An installation view of Hurtado's "Segundas" series at CB1 Gallery. The works are inspired by paintings the artist finds in thrift stores. (CB1 Gallery)
Cloris Zhang, 15, makes a point during the National High School Debate League of China championship. (Julie Makinen / Los Angeles Times)
The soundtrack: "Debate Exposes Doubt," by Death Cab for Cutie. Sure, they do great pop. But my heart belongs to their Barsuk Records label mates Nada Surf. If you don't know them: highly recommended. Start with "Let Go," a near-perfect album.
What I'm reading
The headline in The Millions got my attention: "Raymond Carver's first short story." Luckily, I also saw the overscore: Annals of Japery. A classic spoof of the hard-bitten Carver. The intro is priceless: "As it turns out, his distinctive style was established surprisingly early, as this recently-discovered story — found among the yellowing papers of his third-grade teacher at Yakima Elementary School — will attest." So many lines bought my eye, but this is a great one: "I took out a pack of Lucky Stripes, shook out one of the candy cigarettes, and put it in my mouth. The sounds of the children in the house came to me clearly now, their laughter and screams. I inhaled and puffed forth a cloud of powdered sugar." Even the commenters were funny: "Just think what a 14-year-old Gordon Lish [his famously heavy-handed editor] could have done with this."
If you haven't read Nathan Masters' "L.A. as Subject" dispatches for KCET, I recommend them. They're these great little slices of the city's past, usually with wonderful pictures. I came across this older one about when the famous streets and boulevards of Los Angeles were dirt roads. One photo shows a woman in a very large hat driving a horse-drawn carriage down the road that became Pacific Coast Highway. A 1904 shot of Hollywood Boulevard shows a jalopy traveling down a road that could be the rural America of Terrence Malick's "Badlands."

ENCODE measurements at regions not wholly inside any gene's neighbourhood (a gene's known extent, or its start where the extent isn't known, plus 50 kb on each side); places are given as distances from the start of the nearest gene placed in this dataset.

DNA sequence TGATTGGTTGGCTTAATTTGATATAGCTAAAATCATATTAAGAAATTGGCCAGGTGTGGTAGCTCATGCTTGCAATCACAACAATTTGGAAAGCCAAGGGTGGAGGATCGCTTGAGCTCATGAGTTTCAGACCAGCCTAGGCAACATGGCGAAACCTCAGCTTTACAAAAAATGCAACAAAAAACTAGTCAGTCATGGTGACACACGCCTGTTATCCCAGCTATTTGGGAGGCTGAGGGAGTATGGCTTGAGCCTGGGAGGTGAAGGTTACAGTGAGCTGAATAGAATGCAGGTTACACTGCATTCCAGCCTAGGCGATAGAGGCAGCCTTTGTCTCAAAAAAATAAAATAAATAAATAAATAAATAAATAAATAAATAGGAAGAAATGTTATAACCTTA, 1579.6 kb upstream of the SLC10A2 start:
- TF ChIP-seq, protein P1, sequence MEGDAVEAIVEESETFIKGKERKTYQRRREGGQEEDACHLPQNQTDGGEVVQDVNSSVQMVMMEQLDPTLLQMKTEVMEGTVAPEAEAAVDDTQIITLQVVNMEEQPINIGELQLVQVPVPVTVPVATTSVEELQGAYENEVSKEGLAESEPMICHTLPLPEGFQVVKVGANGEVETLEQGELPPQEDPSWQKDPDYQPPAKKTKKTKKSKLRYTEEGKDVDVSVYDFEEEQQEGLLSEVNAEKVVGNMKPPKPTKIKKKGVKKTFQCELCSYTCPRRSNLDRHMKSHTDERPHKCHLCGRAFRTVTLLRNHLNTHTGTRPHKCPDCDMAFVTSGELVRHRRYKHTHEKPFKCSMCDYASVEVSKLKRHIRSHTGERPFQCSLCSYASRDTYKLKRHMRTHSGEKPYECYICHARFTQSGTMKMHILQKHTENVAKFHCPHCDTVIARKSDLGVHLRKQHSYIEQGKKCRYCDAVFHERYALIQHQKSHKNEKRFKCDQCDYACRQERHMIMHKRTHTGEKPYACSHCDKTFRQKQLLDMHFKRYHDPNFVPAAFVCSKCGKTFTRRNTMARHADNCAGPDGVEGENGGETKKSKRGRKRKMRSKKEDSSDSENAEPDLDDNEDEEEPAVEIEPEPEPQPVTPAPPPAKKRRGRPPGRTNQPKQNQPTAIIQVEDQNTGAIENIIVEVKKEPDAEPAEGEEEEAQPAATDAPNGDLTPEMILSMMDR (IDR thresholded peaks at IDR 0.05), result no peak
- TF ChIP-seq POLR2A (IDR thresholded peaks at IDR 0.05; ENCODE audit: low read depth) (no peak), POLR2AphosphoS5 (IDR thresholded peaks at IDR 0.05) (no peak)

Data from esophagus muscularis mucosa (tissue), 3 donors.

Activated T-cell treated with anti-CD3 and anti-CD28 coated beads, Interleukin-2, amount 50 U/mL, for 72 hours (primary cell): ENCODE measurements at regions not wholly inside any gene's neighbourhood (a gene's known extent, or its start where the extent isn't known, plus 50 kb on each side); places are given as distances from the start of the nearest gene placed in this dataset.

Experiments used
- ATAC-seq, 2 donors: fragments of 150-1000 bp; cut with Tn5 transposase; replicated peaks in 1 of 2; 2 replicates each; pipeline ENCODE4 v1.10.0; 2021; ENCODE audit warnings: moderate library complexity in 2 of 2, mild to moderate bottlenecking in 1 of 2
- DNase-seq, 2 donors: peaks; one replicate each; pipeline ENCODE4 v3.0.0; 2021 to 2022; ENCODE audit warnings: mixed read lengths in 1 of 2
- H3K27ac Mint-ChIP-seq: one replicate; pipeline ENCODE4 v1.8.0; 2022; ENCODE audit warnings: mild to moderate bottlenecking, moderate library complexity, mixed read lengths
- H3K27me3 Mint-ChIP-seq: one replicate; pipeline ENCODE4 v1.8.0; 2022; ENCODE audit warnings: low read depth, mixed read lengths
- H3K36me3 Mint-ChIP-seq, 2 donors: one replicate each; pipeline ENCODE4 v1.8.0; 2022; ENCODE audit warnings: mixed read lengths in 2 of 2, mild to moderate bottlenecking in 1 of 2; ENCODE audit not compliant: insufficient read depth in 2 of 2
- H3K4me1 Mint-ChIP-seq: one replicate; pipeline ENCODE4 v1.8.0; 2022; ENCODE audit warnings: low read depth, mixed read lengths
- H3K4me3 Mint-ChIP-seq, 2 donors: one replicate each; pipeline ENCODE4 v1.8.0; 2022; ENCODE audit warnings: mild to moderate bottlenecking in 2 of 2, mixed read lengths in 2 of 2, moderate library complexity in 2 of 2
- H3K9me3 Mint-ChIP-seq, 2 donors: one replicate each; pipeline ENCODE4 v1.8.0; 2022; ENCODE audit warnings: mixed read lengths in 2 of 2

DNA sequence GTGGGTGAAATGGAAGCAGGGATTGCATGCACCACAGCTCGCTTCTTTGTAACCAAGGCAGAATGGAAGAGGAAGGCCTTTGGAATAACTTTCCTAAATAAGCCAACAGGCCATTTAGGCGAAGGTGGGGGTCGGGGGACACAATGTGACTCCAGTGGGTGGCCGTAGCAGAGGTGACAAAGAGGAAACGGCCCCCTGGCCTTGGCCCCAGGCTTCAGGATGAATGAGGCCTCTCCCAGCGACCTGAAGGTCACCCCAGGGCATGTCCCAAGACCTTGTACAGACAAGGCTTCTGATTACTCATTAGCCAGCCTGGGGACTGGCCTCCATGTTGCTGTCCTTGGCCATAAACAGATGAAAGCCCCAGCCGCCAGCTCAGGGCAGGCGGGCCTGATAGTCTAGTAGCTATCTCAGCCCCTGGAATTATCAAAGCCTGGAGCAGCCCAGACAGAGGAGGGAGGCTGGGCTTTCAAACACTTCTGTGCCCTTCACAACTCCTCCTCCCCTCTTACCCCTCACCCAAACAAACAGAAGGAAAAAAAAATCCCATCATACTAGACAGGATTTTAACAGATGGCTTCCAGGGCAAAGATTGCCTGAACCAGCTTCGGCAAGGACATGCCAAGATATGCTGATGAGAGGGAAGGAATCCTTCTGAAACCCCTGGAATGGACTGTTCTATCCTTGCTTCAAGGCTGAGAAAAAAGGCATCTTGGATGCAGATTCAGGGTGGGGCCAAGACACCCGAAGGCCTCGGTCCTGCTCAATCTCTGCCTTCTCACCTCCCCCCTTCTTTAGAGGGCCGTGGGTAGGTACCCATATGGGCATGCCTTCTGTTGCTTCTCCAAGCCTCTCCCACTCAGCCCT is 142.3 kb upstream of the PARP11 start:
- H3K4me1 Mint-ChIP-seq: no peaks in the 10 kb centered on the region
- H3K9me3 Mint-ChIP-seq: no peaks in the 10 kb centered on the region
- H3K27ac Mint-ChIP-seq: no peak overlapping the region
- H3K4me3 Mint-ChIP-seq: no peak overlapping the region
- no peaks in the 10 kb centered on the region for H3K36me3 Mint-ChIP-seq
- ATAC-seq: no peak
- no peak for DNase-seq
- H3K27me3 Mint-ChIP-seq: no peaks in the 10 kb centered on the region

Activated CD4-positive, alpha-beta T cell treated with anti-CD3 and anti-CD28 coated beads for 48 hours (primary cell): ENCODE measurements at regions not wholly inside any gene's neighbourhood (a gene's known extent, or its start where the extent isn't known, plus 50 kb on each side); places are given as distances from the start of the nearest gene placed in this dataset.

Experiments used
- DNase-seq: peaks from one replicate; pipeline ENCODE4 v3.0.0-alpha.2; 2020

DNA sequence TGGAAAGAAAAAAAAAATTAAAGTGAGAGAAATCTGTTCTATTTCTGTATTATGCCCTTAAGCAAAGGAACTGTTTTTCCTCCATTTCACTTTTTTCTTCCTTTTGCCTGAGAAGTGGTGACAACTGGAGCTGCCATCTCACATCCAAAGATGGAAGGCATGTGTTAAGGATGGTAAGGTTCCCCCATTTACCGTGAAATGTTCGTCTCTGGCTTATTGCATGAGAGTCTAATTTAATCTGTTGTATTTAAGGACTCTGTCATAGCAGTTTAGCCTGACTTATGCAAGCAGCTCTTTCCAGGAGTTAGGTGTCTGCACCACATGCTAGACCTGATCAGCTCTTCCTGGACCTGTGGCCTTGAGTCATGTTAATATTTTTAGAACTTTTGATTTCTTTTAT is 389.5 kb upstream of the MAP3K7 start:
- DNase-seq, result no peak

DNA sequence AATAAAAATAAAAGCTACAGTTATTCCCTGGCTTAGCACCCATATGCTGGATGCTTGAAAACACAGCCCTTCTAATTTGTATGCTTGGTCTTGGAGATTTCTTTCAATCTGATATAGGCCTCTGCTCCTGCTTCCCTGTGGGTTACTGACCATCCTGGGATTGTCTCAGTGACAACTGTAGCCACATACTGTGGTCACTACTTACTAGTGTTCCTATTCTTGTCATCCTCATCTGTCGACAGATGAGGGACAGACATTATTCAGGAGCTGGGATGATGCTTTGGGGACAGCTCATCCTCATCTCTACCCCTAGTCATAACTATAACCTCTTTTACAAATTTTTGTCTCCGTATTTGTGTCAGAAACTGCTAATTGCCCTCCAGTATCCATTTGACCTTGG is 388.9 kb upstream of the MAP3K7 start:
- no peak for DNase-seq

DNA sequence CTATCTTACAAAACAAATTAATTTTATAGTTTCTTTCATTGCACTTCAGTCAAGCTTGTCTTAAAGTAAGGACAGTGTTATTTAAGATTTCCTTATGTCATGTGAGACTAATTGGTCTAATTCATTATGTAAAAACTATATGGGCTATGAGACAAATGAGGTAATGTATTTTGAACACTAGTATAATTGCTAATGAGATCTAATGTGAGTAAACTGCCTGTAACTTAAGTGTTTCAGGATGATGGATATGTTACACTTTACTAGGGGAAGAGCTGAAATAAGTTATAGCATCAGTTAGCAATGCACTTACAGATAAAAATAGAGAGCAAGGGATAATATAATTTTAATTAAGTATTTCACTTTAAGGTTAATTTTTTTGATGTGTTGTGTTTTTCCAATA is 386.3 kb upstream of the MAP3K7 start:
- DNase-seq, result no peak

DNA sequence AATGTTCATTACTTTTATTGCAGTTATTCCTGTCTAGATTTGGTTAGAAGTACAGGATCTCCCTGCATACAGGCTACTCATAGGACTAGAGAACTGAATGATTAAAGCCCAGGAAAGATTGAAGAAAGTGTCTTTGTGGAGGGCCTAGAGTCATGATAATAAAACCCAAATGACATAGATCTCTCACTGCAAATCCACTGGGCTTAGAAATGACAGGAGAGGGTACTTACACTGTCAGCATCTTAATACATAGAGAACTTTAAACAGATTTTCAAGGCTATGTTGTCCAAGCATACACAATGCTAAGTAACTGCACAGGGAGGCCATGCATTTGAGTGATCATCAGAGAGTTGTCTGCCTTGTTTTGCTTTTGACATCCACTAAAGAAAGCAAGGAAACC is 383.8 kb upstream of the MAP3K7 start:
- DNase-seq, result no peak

What's on my bedside table
Finally, two weeks after the modern-day "Travels With Charley" team came back from their drought road trip, I finished the book that helped inspire the journey. Although he heads back east after reaching the Pacific (like a literary Lewis and Clark), his thoughts about his home state and childhood near Salinas resonated the most for me as the book neared its end. On the terrifying majesty of redwoods: "Can it be that we do not love to be reminded that we are very young and callow in a world that was old when we came into it? And could there be a strong resistance to the certainty that a living world will continue its stately way when we no longer inhabit it?" And this wonderful anecdote about his parents' love: "On one of these oaks my father burned his name with a hot iron together with the name of the girl he loved. In the long years the bark grew over the burn and covered it. And just a little while ago, a man cut that oak for firewood and his splitting wedge uncovered my father's name and the man sent it to me."
What's on my turntable
Although I spend most of my time listening with headphones to Spotify, sometimes I want to hear the needle touching down on vinyl. That's why I have a turntable in my office — and two at home (one inside, and a battery-powered one outside when the weather's fine — which it usually is in Southern California). This week's vinyl: "Bobbie Gentry and Glen Campbell," by ... well, I guess that's obvious. I picked this up at the thrift store because I have a soft spot for both of them — and because you've gotta love the late '60s polyester duds and hair on the cover. These aren't my favorite songs by either (that would be "Wichita Lineman," which is one of my favorite songs, period), and they rush the wonderful "Gentle on My Mind," but still a fun listen.
Want to chat? Have a great idea for a Great Read? I'm @karihow on Twitter and email@example.com on email.